I'm thinking of building a bridge robot that bids and plays a hand. Are there any standards for robots to play against each other?
Under the conditions of contest for ACBL/WBF sponsored World Computer Bridge Championships Section VI. Method of Play the use of a Table Manager is mandated, of which two examples are mentioned by name:
One copy of each robot will be played on a computer. Exception can be made to allow two copies of each program (a pair) to be played on one computer.
Matches will be controlled by a Table Manager program. One that may be used Bridge Monitor, developed by Gerard Joyez, or a Table Manager developed by Ian Trackman of Blue Chip Bridge Ltd. The latter program is the property of Blue Chip Bridge Ltd which has full copyright and other intellectual property rights to it. If it is used it will be supplied to acceptable potential contestants solely for the purpose of preparing for the Montreal competition. To receive a copy an entrant must agree to the above restrictions, abide by the copyright, agree not distribute the program, and sign a release statement provided by Blue Chip Bridge, Ltd.
Transmission of information as to deals, bids and play of cards and otherwise, will be consistent with the protocol defined on http://www.bluechipbridge.co.uk/protocol.htm.
Programs must not communicate with their “partner” program or any other program nor search for any information. Any attempt to do so will be deemed to be a violation of the rules. The penalty is disqualification. The ACBL reserves the right to implement whatever network monitoring and/or other measures that it thinks fit without disclosure to the participants.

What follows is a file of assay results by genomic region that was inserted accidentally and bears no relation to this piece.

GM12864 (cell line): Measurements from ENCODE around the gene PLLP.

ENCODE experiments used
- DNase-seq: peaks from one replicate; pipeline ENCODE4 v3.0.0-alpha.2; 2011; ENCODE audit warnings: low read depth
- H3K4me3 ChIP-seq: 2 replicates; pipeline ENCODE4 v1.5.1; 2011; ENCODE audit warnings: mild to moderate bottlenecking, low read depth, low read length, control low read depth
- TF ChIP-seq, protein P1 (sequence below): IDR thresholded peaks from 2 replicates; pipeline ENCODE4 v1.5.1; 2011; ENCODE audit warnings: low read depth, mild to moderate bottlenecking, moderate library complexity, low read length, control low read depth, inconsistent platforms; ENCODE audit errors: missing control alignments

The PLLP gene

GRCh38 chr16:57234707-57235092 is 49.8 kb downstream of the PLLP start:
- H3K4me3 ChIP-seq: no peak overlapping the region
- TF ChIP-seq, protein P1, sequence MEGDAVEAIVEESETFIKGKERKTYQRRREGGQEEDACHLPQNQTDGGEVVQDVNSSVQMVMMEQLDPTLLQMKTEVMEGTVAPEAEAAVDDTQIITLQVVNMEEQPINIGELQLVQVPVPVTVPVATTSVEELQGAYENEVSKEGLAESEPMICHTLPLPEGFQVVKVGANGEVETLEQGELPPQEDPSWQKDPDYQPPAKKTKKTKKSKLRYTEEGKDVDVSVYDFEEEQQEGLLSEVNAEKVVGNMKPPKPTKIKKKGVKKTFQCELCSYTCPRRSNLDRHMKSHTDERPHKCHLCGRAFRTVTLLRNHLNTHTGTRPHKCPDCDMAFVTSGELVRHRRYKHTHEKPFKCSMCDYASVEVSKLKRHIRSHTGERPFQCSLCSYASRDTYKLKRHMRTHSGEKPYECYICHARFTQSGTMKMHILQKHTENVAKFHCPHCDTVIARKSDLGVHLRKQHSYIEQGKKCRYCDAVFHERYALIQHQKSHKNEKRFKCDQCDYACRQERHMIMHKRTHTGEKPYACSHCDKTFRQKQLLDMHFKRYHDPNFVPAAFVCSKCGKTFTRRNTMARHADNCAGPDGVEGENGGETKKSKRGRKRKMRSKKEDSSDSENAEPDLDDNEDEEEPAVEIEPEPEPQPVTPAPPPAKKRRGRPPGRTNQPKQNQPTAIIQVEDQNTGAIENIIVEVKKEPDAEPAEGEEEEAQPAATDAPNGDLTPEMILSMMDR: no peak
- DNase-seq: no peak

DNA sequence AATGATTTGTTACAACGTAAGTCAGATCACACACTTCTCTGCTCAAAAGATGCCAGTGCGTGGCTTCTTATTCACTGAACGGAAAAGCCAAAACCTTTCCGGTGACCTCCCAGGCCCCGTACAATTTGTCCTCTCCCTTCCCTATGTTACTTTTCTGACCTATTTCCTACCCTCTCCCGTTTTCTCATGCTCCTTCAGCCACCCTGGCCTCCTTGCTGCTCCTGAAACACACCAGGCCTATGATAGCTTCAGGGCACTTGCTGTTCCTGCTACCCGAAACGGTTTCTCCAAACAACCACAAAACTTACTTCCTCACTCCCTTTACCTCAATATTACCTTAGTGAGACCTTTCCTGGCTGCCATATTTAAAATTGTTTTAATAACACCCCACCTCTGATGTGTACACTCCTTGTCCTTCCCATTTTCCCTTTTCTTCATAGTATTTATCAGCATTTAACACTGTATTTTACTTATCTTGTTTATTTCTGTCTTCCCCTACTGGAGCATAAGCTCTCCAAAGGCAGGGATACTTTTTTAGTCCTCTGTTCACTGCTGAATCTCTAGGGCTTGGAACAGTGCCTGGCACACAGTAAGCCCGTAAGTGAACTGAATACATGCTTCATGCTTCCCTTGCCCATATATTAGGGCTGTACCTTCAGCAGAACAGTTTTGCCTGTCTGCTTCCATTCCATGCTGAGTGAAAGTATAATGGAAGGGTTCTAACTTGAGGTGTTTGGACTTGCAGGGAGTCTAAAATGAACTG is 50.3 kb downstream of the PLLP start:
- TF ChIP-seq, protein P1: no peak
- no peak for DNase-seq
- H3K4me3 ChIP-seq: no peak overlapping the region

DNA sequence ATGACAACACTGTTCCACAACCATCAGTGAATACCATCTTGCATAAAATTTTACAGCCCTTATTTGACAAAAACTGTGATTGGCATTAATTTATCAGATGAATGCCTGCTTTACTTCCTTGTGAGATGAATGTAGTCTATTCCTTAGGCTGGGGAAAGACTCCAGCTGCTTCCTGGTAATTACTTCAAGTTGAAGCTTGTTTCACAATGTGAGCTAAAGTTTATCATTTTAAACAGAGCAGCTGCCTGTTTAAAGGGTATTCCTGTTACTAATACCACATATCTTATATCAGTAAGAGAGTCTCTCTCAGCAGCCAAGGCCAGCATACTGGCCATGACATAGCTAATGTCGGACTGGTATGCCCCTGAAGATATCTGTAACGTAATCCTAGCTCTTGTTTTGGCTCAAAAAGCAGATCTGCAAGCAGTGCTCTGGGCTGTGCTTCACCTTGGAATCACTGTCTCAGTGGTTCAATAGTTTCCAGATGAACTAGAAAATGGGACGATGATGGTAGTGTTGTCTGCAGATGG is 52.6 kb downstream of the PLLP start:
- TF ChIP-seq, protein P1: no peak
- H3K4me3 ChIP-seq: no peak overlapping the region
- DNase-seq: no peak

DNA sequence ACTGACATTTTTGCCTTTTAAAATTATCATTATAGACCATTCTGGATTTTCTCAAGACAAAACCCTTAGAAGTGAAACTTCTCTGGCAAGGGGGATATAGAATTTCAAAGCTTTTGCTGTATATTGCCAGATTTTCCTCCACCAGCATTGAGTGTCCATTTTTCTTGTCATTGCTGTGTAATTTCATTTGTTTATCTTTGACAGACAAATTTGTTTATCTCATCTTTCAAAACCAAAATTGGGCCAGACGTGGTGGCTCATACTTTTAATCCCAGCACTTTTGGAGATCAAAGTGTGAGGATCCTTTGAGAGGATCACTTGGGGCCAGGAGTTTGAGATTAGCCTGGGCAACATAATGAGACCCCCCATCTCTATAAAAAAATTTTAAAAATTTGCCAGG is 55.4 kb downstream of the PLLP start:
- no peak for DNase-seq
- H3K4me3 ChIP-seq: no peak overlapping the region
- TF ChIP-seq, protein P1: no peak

Under these conditions of contest, the protocol defined at http://www.bluechipbridge.co.uk/protocol.htm has been a de facto standard since 2005:
2. The basic concept is that there are five programs, ideally running on five separate computers. One program plays for each hand. The fifth program acts as the "Table Manager". The Table Manager’s function is to deal the cards, transmit and receive all communications among the playing programs, keep the score and (to a limited extent) enforce the rules of the game.
3. All communications are in plain-text ASCII format (characters #10, #13 and #32 to #127 only), using TCP/IP. It has been suggested that all 8-bit ASCII characters should be allowed for e.g. accented characters, but this might cause display problems for receiving computers (opinions please).
10. Most messages are in plain English, so that the transmissions will be intelligible to operators and observers without decoding.
1. To connect with the Table Manager, a player opens a client socket to the Table Manager’s computer. The player sends "Connecting ["team name"] as [Hand] using protocol version [x]". The team-name should be enclosed in double-quotation marks (ASCII #34) to avoid any conflict with reserved words used in this protocol. So that the team-name can be used as part of a file-name for hand records etc., it should consist only of characters which would be valid as part of a file-name. ....